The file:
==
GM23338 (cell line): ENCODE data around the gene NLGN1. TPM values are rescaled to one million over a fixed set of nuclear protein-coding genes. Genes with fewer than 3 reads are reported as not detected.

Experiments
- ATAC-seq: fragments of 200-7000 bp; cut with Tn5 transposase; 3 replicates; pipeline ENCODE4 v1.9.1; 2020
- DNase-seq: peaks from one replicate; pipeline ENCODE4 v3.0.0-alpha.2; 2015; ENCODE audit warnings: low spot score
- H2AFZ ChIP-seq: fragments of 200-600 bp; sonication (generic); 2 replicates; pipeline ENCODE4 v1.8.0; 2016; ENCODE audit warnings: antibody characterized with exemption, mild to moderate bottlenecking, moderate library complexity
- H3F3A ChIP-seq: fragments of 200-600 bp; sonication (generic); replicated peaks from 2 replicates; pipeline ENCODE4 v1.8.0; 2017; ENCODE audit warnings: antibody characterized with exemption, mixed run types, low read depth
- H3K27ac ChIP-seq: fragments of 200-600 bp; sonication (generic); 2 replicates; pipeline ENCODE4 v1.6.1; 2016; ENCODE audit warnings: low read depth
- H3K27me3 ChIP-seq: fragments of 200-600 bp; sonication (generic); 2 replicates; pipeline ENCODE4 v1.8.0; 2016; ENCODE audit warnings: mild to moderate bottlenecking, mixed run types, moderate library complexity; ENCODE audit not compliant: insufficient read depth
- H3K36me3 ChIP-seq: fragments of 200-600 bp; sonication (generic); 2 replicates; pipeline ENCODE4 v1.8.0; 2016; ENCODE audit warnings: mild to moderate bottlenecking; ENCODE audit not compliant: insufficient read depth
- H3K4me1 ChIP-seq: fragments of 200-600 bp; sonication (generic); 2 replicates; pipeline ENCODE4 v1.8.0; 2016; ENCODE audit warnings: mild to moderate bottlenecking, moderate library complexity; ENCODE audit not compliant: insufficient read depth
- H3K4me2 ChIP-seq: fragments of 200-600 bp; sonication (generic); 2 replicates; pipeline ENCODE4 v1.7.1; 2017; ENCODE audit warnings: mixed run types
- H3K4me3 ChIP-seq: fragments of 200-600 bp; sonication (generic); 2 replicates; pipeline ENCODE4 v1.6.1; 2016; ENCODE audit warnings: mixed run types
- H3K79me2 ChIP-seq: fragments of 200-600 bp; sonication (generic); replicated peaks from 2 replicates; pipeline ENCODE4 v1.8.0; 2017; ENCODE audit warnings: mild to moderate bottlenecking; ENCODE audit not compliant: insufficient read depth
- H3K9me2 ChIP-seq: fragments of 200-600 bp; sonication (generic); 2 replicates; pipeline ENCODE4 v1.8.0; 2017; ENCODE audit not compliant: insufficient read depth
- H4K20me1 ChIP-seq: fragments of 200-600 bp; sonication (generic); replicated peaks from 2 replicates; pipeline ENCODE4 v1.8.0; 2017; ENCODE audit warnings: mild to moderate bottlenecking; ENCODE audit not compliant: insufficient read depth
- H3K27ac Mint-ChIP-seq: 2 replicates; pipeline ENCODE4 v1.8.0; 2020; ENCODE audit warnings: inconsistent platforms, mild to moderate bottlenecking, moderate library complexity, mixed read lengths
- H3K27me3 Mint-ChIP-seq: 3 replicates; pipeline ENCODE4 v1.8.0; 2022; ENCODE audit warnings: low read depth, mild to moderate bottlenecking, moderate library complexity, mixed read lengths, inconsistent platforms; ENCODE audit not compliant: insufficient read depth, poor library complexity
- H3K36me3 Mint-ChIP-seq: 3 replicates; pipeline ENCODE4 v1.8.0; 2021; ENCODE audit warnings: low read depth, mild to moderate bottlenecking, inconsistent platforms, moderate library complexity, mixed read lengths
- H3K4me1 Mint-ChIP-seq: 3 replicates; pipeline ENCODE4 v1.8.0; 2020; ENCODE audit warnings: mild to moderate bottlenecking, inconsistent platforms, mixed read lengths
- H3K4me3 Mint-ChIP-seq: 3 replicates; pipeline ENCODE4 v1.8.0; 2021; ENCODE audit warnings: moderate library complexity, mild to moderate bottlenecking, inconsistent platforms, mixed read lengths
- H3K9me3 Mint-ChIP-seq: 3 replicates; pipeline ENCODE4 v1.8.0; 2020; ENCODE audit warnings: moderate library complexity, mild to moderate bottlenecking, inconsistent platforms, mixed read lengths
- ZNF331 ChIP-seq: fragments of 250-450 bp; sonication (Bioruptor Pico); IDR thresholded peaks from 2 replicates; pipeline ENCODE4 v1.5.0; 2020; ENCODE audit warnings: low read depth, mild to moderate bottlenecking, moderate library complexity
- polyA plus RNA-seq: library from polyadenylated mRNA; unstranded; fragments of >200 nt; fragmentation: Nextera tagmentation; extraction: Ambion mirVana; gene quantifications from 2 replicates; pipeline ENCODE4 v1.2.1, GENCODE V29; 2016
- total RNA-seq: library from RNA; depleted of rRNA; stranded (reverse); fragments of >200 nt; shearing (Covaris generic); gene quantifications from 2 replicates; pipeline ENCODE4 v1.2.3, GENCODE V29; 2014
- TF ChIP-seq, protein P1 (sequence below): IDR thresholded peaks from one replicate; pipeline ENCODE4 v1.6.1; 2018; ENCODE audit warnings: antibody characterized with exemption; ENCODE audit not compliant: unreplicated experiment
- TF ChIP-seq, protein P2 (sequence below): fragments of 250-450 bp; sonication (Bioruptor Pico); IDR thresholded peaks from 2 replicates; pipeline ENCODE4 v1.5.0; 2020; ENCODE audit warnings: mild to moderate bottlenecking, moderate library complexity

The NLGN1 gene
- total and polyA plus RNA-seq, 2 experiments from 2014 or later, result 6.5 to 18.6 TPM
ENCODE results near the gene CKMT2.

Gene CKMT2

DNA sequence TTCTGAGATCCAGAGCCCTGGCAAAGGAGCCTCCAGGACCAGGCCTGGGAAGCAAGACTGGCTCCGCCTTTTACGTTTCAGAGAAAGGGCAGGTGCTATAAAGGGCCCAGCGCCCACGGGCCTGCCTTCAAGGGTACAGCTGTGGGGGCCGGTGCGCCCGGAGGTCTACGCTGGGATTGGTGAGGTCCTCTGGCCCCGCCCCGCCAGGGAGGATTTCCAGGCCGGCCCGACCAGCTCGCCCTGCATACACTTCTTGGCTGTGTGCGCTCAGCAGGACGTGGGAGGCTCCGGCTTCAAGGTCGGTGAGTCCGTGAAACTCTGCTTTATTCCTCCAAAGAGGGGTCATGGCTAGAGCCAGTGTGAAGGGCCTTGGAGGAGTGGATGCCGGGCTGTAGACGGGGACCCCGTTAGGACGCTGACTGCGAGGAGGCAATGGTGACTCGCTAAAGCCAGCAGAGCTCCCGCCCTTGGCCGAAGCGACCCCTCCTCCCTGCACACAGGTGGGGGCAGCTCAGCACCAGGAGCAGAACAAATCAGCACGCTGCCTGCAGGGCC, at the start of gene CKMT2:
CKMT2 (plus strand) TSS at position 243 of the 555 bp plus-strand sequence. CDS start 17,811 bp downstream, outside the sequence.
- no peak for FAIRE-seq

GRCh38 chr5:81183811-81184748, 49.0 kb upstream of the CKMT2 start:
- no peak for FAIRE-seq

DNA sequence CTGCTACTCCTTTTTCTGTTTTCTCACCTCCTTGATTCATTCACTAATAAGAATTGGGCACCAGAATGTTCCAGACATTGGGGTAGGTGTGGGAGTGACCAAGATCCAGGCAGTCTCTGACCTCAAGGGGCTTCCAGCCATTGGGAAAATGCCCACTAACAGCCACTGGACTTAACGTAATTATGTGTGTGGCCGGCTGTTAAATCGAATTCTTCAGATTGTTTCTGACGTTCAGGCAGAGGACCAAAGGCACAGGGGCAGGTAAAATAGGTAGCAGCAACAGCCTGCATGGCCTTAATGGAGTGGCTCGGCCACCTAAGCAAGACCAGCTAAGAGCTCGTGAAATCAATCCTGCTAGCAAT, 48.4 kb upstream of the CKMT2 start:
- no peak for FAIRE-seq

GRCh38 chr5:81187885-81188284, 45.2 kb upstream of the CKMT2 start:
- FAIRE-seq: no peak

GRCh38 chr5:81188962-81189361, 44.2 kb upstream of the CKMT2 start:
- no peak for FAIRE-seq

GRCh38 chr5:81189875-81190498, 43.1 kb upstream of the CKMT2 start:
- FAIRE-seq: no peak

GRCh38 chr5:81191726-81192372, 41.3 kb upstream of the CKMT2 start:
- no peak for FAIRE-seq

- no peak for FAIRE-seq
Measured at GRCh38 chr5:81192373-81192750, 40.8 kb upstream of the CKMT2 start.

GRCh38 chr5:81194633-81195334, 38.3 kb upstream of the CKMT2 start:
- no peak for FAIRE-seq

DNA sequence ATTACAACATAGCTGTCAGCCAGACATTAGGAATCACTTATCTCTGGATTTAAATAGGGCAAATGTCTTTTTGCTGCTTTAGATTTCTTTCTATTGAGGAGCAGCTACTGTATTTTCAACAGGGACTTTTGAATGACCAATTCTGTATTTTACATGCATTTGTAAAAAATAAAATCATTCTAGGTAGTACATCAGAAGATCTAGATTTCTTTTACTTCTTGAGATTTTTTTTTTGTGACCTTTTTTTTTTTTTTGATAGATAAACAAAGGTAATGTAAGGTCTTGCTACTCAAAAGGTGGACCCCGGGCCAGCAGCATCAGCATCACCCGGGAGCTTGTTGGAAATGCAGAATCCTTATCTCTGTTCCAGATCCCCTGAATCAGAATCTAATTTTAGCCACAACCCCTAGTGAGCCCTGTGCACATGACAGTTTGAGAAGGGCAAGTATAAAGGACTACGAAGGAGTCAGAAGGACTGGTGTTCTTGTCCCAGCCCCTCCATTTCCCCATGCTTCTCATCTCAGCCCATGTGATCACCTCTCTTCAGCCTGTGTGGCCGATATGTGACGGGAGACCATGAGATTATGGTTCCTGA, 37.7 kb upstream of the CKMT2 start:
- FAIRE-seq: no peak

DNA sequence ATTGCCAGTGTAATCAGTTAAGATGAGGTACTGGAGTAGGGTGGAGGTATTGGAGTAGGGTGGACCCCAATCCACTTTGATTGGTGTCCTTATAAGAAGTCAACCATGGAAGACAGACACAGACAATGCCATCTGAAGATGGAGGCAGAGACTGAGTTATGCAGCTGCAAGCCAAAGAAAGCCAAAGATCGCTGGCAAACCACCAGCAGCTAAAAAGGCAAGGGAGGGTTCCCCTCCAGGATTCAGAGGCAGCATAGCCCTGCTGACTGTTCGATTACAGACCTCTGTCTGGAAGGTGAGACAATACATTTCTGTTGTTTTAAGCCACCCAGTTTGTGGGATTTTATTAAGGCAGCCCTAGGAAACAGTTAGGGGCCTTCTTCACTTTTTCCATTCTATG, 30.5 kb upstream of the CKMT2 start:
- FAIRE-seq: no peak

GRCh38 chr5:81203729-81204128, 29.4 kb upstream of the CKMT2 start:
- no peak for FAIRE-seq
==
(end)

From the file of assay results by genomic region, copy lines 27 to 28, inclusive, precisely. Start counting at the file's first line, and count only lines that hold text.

The NLGN1 gene
- total and polyA plus RNA-seq, 2 experiments from 2014 or later, result 6.5 to 18.6 TPM